[Diagram not yet included] absolutely crucial to putting the brakes on escalating public and private debt and putting wealth back in the hands of the real creators…. the people. …The Bank of Canada would create all the nation’s money for their legislatively approved expenditures, interest free. So, instead of paying for a project two or three times over (principal and interest under the present system), the taxpayers would only have to pay for it once. As an example, a one hundred million-dollar expenditure for upgrading the national highway system would only cost one hundred million dollars, not two or three hundred million. The federal parliament would authorize the bank of Canada to “create” one hundred million dollars and spend it into circulation in the economy for the highway improvements. Once the project is finished, the repayment of the “loan” would be accomplished through some form of taxation or user fee. Once to “loan” is paid off, the tax or fee is abolished, leaving the asset, the new road, free of any debt.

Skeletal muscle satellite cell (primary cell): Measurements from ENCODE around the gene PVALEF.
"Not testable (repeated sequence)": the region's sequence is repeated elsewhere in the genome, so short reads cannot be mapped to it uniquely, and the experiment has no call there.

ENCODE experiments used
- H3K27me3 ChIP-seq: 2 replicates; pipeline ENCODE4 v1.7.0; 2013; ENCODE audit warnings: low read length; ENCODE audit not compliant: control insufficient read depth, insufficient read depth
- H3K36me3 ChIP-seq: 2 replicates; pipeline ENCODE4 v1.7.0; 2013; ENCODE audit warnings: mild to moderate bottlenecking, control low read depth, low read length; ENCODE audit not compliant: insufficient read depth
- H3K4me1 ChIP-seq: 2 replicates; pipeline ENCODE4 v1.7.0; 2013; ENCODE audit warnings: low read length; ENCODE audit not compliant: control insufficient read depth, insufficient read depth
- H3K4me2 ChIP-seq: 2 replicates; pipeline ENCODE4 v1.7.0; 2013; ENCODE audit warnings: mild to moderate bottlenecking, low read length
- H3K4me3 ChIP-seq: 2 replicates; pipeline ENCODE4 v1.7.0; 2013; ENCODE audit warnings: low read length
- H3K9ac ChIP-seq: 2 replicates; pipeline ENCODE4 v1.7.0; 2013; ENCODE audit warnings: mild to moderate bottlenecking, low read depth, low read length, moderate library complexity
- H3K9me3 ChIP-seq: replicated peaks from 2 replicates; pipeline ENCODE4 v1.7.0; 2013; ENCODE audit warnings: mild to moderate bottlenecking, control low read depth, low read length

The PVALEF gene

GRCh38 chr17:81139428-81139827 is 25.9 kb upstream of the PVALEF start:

Of course, we still do need banks from which to operate from in carrying out our daily financial activities. This includes consumer loans to the general public and small and large business. Under the PCMS system, the private banks can borrow funds from the Bank of Canada at a set interest for the purpose of re-lending the money to individuals and businesses. The bank’s interest rate is then set above the BoC rate in order for the bank to make a profit.